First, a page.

4 p.m.: R. Reese Fuller notices that it is extraordinarily hot and that it is beginning to get cloudy as the sun goes farther down in the sky. Blames Bush.
5 p.m.: R. Reese Fuller leaves work. Tunes into Air America on his XM Radio. Goes through bank drive-thru, where the overhang forces him to lose the signal and cuts off Randi Rhodes just as she was about to blame something on Bush. Blames Bush.
6 p.m.: Bartender givesÂ R. Reese Fuller an Amstel instead of an Amstel Light. Fuller blames Bush.
7 p.m.: R. Reese Fuller gets home and puts his tinfoil hat on backwards by accident. Blames Bush.
9 p.m.: R. Reese Fuller gets into bed, then realizes he forgot to turn off bathroom light. Blames Bush.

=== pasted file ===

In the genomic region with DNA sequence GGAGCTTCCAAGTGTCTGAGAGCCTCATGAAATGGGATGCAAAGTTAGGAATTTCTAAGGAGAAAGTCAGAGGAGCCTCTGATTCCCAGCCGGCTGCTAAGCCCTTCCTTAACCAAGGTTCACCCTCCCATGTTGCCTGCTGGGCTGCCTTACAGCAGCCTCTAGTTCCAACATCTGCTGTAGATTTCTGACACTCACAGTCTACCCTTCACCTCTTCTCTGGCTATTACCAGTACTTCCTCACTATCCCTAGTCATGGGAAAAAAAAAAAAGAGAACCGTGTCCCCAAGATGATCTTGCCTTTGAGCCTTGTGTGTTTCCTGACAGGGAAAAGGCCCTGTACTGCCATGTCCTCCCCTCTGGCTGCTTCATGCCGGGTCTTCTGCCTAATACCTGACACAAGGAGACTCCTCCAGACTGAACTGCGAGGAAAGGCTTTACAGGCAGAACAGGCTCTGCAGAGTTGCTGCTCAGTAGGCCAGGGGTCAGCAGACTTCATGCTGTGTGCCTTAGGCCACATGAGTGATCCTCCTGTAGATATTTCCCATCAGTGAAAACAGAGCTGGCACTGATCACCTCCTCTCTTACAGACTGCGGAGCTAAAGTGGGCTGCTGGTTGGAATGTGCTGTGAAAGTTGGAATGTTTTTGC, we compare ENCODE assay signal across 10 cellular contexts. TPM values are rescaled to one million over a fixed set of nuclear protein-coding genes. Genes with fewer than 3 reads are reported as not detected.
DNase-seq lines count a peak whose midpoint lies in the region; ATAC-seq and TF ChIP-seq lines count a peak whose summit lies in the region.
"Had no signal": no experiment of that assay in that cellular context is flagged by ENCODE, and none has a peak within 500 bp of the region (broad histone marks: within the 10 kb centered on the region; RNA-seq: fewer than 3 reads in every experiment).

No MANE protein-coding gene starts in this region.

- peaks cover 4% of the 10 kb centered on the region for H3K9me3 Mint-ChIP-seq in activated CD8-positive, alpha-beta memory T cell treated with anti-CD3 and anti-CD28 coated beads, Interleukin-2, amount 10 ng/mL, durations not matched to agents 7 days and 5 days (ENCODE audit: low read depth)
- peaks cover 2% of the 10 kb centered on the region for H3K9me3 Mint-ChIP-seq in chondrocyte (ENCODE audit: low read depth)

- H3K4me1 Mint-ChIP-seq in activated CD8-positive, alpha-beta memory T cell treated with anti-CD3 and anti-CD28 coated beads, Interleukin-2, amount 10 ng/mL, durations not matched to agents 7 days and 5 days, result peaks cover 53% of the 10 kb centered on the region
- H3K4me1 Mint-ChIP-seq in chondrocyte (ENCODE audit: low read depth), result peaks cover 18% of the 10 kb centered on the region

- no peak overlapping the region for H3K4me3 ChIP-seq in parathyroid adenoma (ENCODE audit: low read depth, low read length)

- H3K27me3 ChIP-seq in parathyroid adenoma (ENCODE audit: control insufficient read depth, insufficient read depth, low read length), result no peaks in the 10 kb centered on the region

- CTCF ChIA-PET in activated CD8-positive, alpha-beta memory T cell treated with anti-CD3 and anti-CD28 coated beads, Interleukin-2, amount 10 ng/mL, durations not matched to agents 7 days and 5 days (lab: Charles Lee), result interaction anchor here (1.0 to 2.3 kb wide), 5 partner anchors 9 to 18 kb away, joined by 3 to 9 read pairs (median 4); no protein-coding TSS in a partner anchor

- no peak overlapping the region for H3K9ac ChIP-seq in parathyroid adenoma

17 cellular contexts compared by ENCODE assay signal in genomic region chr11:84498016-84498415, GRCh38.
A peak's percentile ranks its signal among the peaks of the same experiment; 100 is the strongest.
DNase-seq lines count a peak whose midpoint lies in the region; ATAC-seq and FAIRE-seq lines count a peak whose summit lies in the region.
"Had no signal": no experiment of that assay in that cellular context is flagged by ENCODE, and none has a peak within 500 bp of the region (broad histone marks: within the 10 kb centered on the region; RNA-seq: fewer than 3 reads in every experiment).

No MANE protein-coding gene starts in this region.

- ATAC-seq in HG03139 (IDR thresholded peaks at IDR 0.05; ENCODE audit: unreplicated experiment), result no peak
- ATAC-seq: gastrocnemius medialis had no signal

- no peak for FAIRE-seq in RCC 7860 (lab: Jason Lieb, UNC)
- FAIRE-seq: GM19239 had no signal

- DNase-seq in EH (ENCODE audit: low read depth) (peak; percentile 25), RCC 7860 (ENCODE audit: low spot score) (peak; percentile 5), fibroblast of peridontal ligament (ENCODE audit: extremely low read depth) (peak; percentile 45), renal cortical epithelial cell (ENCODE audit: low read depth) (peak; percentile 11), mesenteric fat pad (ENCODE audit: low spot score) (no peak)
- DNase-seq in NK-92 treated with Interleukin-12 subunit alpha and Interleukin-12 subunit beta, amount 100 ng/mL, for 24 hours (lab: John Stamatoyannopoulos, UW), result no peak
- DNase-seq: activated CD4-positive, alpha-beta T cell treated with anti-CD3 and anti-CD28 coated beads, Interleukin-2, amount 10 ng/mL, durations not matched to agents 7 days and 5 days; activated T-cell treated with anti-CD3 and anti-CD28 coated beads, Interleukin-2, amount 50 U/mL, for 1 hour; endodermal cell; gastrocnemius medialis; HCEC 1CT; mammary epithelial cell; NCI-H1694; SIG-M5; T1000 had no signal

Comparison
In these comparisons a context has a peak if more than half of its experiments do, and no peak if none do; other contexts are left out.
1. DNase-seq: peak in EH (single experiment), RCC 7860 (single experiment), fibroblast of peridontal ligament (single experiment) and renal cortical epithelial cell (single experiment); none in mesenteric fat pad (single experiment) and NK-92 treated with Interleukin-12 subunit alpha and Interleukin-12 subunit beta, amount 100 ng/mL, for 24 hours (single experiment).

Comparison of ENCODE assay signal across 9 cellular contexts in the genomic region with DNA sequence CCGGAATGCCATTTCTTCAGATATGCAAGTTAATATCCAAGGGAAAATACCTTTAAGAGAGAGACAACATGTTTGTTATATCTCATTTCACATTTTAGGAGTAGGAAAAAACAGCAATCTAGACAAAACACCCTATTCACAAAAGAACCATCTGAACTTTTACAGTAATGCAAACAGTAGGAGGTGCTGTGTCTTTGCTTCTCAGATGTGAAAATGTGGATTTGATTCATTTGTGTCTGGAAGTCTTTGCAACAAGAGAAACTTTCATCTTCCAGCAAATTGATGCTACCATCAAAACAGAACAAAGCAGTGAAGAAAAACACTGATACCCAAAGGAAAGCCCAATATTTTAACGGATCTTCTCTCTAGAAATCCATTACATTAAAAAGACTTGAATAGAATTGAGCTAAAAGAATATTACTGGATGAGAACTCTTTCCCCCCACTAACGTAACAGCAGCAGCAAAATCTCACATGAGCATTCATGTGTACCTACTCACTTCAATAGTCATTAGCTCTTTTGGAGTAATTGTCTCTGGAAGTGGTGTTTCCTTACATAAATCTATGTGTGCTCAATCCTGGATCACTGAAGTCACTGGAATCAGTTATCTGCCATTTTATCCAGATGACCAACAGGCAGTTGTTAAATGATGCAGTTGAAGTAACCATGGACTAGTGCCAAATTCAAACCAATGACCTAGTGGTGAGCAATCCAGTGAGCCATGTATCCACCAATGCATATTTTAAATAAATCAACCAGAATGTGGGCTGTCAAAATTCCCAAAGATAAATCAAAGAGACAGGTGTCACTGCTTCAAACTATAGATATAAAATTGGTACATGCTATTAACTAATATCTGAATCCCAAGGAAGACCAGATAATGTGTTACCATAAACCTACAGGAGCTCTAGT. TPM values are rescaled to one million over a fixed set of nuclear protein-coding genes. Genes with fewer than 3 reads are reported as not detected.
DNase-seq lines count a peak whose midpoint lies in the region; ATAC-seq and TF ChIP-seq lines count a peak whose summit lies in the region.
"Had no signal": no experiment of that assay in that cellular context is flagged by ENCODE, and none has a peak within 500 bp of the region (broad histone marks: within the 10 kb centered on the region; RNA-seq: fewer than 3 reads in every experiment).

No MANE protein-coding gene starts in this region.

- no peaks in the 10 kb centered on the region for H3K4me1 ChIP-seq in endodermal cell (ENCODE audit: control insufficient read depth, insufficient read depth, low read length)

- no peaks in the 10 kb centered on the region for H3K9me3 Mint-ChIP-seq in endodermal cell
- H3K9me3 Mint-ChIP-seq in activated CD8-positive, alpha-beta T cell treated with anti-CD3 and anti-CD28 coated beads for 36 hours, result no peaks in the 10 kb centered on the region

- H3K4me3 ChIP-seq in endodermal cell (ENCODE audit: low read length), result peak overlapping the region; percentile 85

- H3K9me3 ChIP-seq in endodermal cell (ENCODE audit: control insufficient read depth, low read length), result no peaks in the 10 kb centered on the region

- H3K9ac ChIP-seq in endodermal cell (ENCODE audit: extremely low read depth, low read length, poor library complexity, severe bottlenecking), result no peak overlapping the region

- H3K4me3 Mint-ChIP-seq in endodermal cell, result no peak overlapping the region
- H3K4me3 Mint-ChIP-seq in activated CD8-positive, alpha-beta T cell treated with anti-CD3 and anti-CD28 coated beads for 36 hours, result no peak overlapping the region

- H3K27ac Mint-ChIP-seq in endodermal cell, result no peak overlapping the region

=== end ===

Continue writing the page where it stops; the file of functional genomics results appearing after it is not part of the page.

9:15 p.m. to 6 a.m.: Dreams about a world where everything bad that happens is Bush's fault.
(Editor's Note: Scott Jordan and Staff Writer Nathan Stubbs co-compiled "A Time of Need.")
Louisiana has joined nine other states in support of Indiana’s appeal of a federal judge’s ruling that the Hoosier State’s ban on sam-sex marriage violates the Constitution.
The Saints are being cautious in an effort to minimize risk of re-injury.
LSU Health Sciences Center says people with a common, hard-to-treat kind of lung cancer can join a new national trial to test drugs faster.
As New Orleans Saints coach Sean Payton and general manager Mickey Loomis spoke about the opening of training camp, steep, tree-covered mountains were in full view behind them.
The family of fallen cyclist Lon Lomas is speaking out after the release this week of the man charged with his death.
"The solutions are obvious: undo consolidation, or amend the charter to make this hybrid attempt at a new form of government work better."